George Harrison was remembered with a festival featuring classical and popular artistes.
To celebrate the 67th birth anniversary of George Harrison, whose friendship and collaboration with sitar maestro Pandit Ravi Shankar is a popular chapter of musical history, the Ravi Shankar Centre presented a four-day festival of Indian classical music and dance. The aesthetically decorated open-air stage at the Ravi Shankar Centre in New Delhi's Chanakyapuri created the perfect ambience of spring with floral décor that filled the whole place with the fragrance of fresh flowers. The festival took a flying start with the mesmerising Madhuvanti and a Hori dhun by Rajendra Prasanna on shehnai.
The inaugural evening also featured Jazmin, a group of versatile musicians from California who fuse Blues, Soul, Jazz and Indian classical music elements to craft their own music. They became devout followers of Pandit Ravi Shankar after an informal jamming session with the sitar maestro in San Diego in 2004. The drummer of the band, Jesse Charnow, said, “Having played with many Jazz and Rock musicians, I was intrigued by Indian classical music. I would regularly discuss with Pandit ji the synthesis of ragas and talas towards Jazz music.” Another member, Leo Dombecki, said the band's name was also given by Panditji.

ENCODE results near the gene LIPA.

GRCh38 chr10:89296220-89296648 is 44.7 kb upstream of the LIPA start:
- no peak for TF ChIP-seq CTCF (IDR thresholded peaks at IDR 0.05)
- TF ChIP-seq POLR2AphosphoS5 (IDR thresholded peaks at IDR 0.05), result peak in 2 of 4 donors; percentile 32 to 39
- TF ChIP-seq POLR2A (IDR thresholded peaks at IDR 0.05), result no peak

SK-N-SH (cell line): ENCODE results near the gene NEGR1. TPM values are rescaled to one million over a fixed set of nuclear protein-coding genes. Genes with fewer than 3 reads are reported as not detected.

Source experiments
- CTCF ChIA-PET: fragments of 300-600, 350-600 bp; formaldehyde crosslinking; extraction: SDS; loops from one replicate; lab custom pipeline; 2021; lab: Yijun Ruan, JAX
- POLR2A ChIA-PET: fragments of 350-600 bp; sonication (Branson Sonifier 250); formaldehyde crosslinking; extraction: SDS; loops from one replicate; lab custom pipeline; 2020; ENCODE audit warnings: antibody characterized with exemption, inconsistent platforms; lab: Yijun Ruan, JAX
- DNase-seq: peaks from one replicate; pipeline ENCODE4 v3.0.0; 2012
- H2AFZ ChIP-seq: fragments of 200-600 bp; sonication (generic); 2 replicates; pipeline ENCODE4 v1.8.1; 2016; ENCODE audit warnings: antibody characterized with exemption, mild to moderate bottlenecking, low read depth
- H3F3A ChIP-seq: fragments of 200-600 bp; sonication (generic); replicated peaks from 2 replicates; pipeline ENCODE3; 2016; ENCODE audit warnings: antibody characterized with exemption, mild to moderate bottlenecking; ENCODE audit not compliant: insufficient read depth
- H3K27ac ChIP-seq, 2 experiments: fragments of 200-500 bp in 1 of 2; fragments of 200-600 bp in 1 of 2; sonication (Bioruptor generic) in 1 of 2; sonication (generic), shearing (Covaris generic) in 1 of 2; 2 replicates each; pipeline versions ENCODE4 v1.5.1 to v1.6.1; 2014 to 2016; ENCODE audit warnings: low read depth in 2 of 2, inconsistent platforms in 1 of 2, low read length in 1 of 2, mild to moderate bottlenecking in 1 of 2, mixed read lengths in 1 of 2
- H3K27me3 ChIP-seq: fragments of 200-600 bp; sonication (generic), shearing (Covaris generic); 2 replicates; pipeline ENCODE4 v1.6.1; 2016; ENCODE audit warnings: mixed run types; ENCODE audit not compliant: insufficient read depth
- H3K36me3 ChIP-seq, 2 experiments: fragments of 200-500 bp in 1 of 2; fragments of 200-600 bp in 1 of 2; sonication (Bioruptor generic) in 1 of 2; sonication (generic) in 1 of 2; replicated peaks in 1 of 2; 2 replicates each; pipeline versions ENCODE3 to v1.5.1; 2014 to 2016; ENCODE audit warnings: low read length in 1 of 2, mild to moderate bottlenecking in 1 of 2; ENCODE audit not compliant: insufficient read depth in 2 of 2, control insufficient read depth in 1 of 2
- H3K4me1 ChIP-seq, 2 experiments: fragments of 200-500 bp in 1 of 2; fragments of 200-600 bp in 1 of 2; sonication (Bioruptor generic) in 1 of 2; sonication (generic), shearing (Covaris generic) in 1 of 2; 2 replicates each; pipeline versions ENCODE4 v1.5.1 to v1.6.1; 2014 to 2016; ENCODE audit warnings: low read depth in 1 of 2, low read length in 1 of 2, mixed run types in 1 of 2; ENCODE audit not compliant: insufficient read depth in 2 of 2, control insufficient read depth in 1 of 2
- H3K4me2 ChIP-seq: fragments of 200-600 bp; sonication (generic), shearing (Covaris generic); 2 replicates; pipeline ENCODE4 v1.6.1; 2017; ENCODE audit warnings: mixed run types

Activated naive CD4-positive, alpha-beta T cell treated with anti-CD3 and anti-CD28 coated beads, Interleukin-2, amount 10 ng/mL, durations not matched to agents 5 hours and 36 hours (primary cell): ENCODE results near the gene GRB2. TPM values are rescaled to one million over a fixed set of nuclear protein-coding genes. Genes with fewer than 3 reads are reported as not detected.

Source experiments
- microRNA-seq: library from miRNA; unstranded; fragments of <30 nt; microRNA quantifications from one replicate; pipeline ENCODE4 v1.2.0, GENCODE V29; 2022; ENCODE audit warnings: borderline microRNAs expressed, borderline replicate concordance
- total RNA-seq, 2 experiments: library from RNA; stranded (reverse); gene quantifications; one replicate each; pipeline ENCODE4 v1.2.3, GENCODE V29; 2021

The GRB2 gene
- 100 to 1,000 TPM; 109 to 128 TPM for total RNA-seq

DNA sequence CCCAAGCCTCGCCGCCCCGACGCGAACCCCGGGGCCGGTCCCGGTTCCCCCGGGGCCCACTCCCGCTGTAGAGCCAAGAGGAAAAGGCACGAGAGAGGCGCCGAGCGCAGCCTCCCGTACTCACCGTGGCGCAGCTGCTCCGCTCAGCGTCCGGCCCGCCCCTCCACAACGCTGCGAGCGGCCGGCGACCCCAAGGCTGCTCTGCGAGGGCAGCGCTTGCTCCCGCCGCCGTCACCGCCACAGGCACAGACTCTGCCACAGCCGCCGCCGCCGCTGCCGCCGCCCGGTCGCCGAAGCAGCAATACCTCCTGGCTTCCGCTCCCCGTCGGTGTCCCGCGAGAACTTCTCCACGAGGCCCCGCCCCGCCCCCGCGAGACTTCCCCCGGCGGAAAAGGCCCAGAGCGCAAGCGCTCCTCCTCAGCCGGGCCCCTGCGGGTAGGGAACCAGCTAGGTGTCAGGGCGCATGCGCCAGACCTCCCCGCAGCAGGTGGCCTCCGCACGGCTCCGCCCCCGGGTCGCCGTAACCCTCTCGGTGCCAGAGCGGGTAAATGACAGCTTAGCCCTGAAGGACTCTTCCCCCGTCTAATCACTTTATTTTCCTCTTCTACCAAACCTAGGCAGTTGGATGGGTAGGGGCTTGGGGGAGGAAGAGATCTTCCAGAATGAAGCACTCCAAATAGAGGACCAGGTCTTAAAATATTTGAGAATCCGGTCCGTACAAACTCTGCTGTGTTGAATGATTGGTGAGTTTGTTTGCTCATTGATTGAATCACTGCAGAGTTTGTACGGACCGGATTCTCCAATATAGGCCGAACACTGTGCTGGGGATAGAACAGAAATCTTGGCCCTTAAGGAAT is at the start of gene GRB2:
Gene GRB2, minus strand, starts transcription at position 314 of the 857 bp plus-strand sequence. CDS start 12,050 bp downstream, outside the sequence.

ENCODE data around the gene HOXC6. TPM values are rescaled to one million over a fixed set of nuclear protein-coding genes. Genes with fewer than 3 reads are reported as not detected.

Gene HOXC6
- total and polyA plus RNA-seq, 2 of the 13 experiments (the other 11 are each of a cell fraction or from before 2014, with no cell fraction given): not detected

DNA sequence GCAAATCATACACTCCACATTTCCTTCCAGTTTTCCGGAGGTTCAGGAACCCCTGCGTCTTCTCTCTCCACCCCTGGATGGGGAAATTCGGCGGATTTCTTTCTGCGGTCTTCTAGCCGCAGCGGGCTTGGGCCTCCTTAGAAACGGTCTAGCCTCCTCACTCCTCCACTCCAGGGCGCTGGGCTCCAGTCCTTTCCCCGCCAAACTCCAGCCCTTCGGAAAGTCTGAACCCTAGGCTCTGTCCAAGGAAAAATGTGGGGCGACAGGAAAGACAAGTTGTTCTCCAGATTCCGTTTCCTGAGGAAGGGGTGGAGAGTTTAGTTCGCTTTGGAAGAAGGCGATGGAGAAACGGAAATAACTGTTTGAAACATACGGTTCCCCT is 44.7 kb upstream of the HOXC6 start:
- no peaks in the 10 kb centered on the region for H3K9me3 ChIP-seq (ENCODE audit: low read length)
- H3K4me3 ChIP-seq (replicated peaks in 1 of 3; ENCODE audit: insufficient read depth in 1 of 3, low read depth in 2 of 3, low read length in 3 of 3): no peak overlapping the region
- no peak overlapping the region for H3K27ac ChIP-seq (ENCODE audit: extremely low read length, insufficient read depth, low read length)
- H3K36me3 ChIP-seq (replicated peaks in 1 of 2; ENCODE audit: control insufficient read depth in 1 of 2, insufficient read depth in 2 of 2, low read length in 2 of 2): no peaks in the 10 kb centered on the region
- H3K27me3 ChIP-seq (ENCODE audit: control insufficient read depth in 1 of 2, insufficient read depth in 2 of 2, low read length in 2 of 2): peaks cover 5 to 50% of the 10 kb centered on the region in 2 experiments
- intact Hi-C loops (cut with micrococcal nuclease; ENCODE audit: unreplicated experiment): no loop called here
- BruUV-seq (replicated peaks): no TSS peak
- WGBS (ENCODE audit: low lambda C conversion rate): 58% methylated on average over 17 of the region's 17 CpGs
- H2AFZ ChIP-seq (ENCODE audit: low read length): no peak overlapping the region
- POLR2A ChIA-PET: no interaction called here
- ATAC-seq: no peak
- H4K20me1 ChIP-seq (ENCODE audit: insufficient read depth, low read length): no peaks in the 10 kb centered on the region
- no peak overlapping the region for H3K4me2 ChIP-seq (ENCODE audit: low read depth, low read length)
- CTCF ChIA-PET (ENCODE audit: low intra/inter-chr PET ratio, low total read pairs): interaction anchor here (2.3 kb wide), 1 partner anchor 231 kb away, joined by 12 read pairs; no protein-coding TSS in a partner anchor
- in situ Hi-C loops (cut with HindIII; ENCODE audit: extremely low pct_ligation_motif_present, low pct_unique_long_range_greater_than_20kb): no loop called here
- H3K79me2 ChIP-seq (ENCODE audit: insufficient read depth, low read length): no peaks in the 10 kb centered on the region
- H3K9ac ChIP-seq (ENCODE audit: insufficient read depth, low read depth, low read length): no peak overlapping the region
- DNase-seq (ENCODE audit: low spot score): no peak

Along with Jesse the drummer and Leo who played the keyboards and the saxophone this evening, the other musicians of Jazmin were Seth Blumberg, Armando Cepeda, Bodhisattva Ghosh and Kenji Otta who performed and sang the famous numbers of George Harrison. Drenched in total tunefulness, their music mesmerised the audience when they sang the famous birthday song, and other numbers like “I want to tell you”.
Dedicating their performance to George Harrison, Seth said, “Brimming with wit, warmth and grace, George was a man with an open heart. We are all present here to honour him. We have chosen songs from his exclusive collection to entertain you. It is our pleasure to perform on this stage and we thank Guru Pandit Ravi Shankar from the bottom of our hearts for having us here.”
Panditji's presence in the audience, in fact, inspired all the artistes to give their best, whether it was the dignified sitar recital by Kushal Das who played a neat and melodious Shuddha Vasant accompanied by Tanmoy Bose on the tabla, or Sarathi Chatterjee with Paromita Mukharjee on the harmonium and Prasoon Chatterjee on the tabla singing a soulful Bageshri. It was definitely a festival with a difference.
Parimal Sadaphal gave a sitar recital and Sanjeev Shankar gave a shehnai recital on the concluding evening.
Pandit Ravi Shankar's profound statement came true for both the musicians and the audience when he said, “The magic in music happens only when the artiste serves it with love and joy and the listeners receive it with the same spirit.”MANJARI SINHA